At What Point Does A Parent With Alzheimer’s Cease To Be A Parent?

By Craig Axford | United States

She’s not quite there yet, but at some point soon, my mother won’t know who I am. During my last visit, my sister-in-law mentioned that in one doctor’s appointment she thought it was 1975. The visit before that she left to use the bathroom, and when she finally came out she looked at me and asked where her son had gone.

The question posed in the headline is intended to be provocative because Alzheimer’s disease is itself a provocation. Even our most conventional common sense notions of self find themselves on shaky ground in the presence of an illness that systematically robs someone of their memory. When you take away the memories that define our relationships with each other, what’s left?

A paternity test would, of course, reveal that I am very much the son of the woman who can’t remember for more than a minute or two where I live, what I’m doing for a living, or even that I was in the room when she left to use the toilet. But parenthood isn’t just a question of genes. An egg or sperm donor can genetically be the parent of a child, yet their lack of knowledge and concern about their progeny renders them a mere necessity vastly outnumbered by the day-to-day sufficiencies the individuals raising the child have to offer.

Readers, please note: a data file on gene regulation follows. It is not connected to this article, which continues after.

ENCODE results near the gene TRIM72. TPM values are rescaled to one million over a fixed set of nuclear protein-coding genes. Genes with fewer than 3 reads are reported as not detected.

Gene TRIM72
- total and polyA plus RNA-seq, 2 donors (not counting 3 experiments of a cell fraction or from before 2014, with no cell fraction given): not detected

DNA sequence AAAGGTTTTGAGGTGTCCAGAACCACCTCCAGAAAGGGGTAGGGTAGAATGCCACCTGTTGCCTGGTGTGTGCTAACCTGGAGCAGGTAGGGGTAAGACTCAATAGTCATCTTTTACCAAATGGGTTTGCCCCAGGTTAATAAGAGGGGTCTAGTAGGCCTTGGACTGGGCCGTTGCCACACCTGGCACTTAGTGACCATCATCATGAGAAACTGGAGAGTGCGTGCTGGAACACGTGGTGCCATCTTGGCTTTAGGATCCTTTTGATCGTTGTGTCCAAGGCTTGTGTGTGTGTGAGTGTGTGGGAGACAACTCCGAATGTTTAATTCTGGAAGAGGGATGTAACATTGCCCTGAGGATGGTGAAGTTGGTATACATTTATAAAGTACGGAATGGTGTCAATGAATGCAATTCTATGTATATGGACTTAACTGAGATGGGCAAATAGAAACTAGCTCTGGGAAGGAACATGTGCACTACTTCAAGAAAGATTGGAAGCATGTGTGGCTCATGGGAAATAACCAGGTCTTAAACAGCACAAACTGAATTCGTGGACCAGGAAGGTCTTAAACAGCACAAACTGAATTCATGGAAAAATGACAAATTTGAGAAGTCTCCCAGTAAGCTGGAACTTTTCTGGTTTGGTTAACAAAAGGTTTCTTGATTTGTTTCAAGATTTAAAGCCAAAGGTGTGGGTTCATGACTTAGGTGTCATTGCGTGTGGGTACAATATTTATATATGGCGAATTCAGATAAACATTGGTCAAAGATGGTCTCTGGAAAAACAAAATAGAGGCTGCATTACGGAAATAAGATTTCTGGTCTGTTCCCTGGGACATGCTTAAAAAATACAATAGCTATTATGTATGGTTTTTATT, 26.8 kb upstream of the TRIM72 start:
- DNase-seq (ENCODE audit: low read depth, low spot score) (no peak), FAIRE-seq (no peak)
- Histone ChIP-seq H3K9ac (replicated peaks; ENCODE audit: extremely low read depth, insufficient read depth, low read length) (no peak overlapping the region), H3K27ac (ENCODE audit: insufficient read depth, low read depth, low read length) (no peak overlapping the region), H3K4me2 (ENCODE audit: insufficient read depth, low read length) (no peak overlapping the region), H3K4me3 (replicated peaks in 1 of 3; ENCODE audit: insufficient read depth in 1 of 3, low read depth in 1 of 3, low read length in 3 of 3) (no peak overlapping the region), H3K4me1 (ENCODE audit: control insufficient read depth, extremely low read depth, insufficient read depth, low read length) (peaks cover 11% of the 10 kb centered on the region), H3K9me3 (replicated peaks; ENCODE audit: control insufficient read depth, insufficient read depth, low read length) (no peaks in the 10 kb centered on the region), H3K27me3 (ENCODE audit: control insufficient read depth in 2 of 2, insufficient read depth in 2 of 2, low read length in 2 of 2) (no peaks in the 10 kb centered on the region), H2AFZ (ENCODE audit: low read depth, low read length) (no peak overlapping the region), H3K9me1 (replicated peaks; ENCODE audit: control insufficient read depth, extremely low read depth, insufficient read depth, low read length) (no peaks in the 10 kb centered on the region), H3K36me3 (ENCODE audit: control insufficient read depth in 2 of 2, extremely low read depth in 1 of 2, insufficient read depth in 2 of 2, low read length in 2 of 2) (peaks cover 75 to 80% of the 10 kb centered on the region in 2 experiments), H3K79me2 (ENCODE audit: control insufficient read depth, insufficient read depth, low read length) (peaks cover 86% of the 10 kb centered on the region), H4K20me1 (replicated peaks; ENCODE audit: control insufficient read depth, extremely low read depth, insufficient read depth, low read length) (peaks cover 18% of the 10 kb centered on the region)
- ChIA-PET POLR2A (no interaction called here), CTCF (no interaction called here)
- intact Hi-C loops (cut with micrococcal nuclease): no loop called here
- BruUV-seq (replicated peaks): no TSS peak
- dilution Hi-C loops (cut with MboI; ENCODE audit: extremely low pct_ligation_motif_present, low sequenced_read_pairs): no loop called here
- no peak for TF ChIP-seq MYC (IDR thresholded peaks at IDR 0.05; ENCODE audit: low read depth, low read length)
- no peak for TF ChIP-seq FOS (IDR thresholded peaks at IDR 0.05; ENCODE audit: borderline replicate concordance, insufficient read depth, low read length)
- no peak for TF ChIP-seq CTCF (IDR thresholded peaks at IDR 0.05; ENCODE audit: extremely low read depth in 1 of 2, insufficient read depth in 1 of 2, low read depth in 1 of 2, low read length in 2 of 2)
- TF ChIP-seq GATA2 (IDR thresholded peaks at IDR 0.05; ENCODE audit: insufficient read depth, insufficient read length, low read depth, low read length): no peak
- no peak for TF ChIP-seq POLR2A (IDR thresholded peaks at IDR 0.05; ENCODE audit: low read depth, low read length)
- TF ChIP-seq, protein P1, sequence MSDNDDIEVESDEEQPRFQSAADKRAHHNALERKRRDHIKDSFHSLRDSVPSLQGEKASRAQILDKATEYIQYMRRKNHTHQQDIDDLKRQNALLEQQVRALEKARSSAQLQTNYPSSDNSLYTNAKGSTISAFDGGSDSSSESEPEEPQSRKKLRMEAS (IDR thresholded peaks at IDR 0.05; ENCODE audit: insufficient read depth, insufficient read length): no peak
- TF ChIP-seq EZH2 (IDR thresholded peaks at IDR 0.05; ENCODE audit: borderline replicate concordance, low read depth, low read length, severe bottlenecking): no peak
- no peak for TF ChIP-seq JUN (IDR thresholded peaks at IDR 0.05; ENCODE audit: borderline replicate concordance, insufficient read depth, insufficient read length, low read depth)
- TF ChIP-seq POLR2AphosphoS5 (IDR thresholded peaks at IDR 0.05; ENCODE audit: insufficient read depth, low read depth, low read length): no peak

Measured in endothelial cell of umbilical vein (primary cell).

The answer to the question regarding Alzheimer’s is still never, but it is half the answer it used to be. Or it very soon will be. There was once two of us that recognized the relationship between us and understood our particular versions of the history we had built up together over the years. Now there is only one.

Death would have the same affect, I suppose. But death robs us of the chance to look a parent in the eyes and converse with them. Even when that conversation repeats every few minutes the voice sounds the same and the body is still there moving more or less as it was before. Not so with the grave. There’s a finality there we can live with because we understand the rules, and mortality is the biggest rule of them all.

Now our shared history is all my responsibility, and I’m not feeling up to the task. My own memory is as tainted with emotion and colored by personal bias as anyone else’s. My version of events is as much a collection of impressions and feelings as it is a record of shared experiences. I, like my mother, am not the same person I used to be, and I sometimes have trouble remembering who that person was. Alzheimer’s undoes our definition of what makes a relationship real, but in doing so it reveals that, whatever else they may be, relationships aren’t just the stuff of accurate memories.

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